Art Benjamin Franklin Parkway
'Fireflies' Benjamin Franklin Parkway Cai Studio/Association for Public Art

This digital sketch shows a rendering of Cai Guo-Qiang's 'Fireflies,' which will light up the Benjamin Franklin Parkway in fall 2017.

April 19, 2017

Benjamin Franklin Parkway to be lit up by 27 'Fireflies' this fall

Currently littered with clunky construction for the upcoming NFL draft, the Benjamin Franklin Parkway will get a more aesthetically pleasing look come fall.

For the Parkway's 100th birthday, the thoroughfare will be lit up by “Fireflies,” a work commissioned by the Association for Public Art and created by Chinese artist Cai Guo-Qiang.


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It sounds otherworldly, interactive and spectacular, at least according to aPA's description:

Fireflies will consist of twenty-seven luminous, kinetic sculptures inhabiting the form of free pedicabs that will traverse the Benjamin Franklin Parkway in fall 2017. Participants will experience the Parkway from a new perspective by riding inside the sculptures as passengers. The interactive public artwork will connect the Parkway institutions from City Hall to the Philadelphia Museum of Art.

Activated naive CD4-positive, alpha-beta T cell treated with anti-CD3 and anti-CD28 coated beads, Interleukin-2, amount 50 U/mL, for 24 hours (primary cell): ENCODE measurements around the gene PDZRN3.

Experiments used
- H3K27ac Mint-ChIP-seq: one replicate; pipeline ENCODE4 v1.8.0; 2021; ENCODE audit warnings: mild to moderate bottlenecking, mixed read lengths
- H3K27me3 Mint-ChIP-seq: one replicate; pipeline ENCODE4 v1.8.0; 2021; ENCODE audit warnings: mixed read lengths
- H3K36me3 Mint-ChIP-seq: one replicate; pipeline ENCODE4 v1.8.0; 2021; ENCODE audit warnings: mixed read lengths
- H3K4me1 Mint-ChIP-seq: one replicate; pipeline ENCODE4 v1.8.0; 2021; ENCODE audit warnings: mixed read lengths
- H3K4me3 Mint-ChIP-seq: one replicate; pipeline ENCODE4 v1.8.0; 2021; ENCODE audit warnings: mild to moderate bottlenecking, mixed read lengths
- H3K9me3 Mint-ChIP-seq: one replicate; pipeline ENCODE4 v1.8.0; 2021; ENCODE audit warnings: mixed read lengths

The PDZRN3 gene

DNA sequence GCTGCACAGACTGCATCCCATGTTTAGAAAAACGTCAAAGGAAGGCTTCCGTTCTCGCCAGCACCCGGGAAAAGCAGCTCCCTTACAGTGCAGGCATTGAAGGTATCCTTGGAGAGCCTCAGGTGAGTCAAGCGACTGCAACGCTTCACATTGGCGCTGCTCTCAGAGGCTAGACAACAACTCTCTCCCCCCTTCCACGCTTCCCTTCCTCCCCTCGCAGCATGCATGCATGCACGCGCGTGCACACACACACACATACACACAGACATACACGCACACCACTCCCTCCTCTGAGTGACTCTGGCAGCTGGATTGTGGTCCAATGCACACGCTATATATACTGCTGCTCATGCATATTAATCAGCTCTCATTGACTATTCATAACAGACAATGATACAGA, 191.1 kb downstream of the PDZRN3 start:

“Fireflies" will open up on Sept. 14 during an opening ceremony that will include a light and movement performance, according to The New York Times. The work will remain through Oct. 8.

Cai's work, which includes the opening and closing ceremonies of the 2008 Summer Olympics in Beijing, often includes "fireworks and gunpowder," the Times notes.

The Times has more on the opening performance to kick off the Parkway's 100th birthday celebration:

During the opening performance, the roughly 900 Chinese-inspired lanterns will create aerial drawings in the night sky. On subsequent evenings, the lights will be more improvisational as the pedicabs are open for public use along the parkway, which has the Philadelphia Museum of Art and Robert Indiana’s “LOVE” sculpture as its bookends and is lined with flags from around the world.

Sounds a bit more pleasing to look at than that ugly-ass stage, right?